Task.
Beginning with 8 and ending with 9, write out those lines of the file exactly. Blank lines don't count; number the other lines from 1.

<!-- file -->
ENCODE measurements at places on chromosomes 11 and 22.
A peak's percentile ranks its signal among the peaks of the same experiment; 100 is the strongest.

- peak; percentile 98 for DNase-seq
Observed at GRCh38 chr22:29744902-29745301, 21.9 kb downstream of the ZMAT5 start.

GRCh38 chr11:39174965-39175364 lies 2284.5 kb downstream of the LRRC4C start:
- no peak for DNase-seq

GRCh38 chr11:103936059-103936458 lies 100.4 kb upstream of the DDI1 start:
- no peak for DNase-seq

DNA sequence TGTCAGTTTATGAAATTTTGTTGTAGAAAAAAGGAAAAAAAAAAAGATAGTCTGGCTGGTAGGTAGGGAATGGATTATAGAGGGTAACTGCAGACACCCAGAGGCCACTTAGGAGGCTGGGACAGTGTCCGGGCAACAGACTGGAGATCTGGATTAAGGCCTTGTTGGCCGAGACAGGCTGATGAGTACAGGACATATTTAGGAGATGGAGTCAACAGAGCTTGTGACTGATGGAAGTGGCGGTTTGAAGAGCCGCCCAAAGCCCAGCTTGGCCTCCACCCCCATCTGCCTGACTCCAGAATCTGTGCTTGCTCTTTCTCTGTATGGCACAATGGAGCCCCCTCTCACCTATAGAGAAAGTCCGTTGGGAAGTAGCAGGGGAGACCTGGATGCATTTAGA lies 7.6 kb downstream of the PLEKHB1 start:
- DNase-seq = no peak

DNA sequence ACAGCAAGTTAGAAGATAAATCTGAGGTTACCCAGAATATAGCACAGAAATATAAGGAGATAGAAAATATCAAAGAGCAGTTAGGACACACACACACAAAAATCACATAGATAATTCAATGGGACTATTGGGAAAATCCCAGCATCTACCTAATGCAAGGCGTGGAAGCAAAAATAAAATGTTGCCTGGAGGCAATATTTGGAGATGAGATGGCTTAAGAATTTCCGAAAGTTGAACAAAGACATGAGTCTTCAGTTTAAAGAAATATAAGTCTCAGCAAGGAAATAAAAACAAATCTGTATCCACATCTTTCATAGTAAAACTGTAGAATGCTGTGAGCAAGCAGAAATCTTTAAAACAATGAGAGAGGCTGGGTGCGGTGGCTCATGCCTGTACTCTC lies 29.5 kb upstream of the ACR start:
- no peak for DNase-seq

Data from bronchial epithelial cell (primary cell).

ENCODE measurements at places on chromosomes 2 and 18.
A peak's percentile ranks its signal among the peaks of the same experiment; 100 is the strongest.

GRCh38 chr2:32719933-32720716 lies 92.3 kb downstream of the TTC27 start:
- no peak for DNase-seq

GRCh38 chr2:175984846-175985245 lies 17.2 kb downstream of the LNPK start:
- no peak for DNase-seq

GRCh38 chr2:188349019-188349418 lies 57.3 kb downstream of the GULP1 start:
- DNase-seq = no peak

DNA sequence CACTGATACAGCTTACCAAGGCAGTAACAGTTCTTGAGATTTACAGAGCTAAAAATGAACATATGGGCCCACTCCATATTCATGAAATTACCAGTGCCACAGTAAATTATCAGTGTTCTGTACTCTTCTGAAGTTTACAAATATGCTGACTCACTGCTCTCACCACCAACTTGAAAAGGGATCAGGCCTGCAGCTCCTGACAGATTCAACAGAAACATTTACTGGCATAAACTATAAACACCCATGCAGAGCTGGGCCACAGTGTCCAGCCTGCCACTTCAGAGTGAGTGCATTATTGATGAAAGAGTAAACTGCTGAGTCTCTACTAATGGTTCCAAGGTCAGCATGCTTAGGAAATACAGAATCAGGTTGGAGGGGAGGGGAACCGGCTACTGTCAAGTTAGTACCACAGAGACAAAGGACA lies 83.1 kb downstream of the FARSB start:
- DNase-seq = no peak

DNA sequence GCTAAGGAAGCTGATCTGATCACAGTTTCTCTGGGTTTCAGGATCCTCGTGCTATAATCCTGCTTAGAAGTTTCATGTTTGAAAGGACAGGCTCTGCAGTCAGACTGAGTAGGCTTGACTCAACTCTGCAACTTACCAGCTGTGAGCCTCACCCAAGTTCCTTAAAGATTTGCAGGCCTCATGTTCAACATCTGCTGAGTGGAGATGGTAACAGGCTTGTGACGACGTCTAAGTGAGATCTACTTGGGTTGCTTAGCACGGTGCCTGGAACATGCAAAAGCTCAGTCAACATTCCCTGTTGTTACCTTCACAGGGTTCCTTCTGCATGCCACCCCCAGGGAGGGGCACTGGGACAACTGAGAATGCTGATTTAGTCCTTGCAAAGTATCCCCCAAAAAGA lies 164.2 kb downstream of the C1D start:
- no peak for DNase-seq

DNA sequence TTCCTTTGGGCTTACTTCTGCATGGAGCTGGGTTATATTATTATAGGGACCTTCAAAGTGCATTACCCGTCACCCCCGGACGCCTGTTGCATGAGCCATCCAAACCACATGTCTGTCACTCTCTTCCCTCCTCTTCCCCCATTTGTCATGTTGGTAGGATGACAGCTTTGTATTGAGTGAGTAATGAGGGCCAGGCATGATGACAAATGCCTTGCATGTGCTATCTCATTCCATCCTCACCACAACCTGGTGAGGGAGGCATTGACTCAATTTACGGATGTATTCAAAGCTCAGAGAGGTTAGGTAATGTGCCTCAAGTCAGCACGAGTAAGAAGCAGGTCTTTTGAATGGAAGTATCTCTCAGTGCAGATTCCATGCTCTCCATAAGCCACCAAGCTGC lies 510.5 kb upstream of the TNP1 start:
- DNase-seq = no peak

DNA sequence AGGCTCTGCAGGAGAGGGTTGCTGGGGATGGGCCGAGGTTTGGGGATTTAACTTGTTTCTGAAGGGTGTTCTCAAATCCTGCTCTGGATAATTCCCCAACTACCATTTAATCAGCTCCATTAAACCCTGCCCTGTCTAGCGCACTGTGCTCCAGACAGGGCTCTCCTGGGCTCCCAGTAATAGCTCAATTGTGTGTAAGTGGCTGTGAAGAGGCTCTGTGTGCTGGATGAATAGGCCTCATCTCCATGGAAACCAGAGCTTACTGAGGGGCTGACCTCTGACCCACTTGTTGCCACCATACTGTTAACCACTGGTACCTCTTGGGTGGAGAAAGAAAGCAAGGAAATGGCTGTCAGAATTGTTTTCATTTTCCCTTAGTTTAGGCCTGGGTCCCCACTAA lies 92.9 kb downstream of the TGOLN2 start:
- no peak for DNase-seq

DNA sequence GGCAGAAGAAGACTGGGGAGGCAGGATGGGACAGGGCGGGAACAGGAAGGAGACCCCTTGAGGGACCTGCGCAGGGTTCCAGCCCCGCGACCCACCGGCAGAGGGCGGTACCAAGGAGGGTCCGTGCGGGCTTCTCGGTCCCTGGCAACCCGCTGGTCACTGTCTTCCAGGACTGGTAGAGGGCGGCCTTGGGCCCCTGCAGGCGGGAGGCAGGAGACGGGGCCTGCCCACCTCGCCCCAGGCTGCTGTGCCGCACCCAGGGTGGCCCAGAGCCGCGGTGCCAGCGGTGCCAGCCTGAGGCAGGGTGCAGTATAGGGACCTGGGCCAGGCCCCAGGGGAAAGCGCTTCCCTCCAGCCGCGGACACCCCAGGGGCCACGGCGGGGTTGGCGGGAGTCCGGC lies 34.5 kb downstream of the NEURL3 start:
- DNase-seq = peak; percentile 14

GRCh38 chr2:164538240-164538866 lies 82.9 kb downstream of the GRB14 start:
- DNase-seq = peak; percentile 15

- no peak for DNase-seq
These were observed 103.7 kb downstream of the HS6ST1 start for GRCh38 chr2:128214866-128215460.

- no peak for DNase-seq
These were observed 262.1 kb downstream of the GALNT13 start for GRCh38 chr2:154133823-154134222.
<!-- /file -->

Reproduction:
- no peak for DNase-seq

DNA sequence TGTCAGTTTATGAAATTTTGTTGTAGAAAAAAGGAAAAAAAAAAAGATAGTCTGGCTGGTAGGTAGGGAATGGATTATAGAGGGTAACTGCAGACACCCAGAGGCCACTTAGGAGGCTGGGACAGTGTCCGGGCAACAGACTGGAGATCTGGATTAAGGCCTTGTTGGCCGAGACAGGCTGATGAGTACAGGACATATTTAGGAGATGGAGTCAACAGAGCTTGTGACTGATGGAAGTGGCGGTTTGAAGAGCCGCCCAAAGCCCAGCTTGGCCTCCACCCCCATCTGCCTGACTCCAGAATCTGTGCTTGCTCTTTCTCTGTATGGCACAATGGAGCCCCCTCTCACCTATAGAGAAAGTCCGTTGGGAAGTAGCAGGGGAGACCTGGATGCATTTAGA lies 7.6 kb downstream of the PLEKHB1 start: